Studies showed that this crisis had a bigger impact on the mental health of young people compared to older people due to various factors specific to their life stage and circumstances. While both groups faced challenges during the pandemic, adolescents and young adults, heavily rely on social interactions and peer relationships for emotional support and development. The pandemic’s social distancing measures limited their ability to socialize, leading to increased feelings of isolation and loneliness.
Young people experience critical developmental milestones during adolescence and early adulthood, such as forming identity, autonomy, and independence. The pandemic’s restrictions hindered their ability to explore and achieve these milestones, leading to frustration and feelings of being stuck.
Many young people were starting their careers or pursuing part-time jobs to support themselves. The pandemic’s economic impact led to job losses and limited opportunities, creating financial stress and anxiety about their future financial security. Young individuals had less experience dealing with major crises, making it challenging to navigate the uncertainties and fears associated with the pandemic. At the same time, the COVID-19 pandemic revealed the weaknesses of the mental health support infrastructure for young people.
As Europe continues moving towards recovery, it is essential to understand the challenges young people faced accessing quality care, take action to address the shortcomings exposed by the pandemic and build a more resilient and prepared world for future emergencies. This is important for several reasons:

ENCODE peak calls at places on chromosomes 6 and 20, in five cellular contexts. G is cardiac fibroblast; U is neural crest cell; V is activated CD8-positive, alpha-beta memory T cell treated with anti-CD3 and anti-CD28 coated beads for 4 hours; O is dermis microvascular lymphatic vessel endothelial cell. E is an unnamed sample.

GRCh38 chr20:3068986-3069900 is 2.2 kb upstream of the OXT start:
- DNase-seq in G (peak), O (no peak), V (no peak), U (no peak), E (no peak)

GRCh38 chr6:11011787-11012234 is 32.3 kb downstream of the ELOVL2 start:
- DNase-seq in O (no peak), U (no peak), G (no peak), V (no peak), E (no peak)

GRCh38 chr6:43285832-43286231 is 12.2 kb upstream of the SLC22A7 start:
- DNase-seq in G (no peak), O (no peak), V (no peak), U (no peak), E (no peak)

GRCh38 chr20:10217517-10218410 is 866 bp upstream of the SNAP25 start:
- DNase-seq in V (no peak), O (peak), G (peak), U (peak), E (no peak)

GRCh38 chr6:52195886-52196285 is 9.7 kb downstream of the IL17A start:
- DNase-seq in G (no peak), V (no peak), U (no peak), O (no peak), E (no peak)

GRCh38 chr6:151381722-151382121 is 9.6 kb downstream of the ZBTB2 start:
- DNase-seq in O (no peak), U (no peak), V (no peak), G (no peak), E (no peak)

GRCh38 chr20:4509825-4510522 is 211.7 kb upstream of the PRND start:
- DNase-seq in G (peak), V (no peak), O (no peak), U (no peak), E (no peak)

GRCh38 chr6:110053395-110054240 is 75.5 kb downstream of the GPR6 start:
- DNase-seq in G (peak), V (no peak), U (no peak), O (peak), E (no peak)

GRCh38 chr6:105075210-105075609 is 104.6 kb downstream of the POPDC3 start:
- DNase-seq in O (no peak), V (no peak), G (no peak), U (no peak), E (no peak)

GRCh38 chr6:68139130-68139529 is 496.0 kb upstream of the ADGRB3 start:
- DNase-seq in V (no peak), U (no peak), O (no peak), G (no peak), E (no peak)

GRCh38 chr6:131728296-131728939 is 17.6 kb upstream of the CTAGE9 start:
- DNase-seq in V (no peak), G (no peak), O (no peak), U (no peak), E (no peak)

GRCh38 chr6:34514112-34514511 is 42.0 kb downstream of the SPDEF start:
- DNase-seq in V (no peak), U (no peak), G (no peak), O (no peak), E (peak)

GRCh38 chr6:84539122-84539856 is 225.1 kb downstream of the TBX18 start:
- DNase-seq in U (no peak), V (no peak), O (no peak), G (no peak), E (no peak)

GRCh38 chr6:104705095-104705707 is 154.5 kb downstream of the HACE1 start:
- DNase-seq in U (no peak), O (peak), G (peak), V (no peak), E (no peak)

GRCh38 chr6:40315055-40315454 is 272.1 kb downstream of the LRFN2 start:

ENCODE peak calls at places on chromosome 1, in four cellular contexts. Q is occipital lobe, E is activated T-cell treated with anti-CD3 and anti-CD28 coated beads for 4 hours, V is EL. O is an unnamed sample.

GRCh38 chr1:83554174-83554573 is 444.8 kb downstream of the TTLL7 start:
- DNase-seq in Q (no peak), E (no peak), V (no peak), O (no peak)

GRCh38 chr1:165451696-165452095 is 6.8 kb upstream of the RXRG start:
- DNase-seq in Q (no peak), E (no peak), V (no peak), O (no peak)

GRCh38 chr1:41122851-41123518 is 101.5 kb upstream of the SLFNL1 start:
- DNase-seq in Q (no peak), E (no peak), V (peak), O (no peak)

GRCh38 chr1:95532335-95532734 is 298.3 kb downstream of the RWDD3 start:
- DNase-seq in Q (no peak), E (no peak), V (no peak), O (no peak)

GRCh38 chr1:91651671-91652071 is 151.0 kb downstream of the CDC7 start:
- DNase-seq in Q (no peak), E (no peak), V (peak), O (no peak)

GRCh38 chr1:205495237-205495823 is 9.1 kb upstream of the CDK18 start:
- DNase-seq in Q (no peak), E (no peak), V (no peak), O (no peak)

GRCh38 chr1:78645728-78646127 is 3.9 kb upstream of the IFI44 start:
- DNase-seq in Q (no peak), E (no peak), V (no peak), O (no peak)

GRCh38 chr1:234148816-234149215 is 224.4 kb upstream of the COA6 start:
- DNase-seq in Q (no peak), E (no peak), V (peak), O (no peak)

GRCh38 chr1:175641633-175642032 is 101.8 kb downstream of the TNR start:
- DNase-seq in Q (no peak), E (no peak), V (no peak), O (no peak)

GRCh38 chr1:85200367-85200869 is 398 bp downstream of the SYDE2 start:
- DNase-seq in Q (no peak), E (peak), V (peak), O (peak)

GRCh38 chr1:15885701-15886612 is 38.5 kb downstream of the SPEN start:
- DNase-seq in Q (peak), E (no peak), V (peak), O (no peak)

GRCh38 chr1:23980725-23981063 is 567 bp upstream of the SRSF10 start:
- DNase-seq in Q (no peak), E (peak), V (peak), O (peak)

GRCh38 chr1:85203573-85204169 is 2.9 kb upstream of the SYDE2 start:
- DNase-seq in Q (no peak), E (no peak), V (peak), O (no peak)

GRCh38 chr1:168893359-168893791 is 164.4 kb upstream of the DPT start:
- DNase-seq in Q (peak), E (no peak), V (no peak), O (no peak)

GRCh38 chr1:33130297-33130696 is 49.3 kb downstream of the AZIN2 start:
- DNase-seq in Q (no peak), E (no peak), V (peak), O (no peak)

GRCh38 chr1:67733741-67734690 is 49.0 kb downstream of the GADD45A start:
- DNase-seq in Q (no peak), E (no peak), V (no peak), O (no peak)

Understanding the mental health implications of the COVID-19 pandemic on the mental health of young people provide valuable insights for policymakers, healthcare professionals, and organizations when developing strategies to address mental health during future crises. It allows them to make more informed decisions and implement evidence-based interventions to support mental well-being effectively.
Lessons learned from the COVID-19 pandemic can help in recognizing early signs of mental health distress during future crises. This early identification can enable timely intervention, reducing the risk of mental health issues escalating and becoming more severe.
Different crises may impact mental health differently. By understanding the specific challenges faced during the COVID-19 pandemic, it becomes possible to design tailored support systems and resources for the unique needs of young individuals facing mental health difficulties in future crises.
Analysing the pandemic’s mental health impact on young people can shed light on factors that promote resilience and coping mechanisms. This knowledge can guide the development of resilience-building measures, equipping communities and individuals with better tools to face adversity in future crises.
The pandemic exposed gaps in mental health services and resources targeting young people. Lessons learned can help authorities strengthen the healthcare infrastructure, including mental health services, so that it can better withstand and respond to future crises.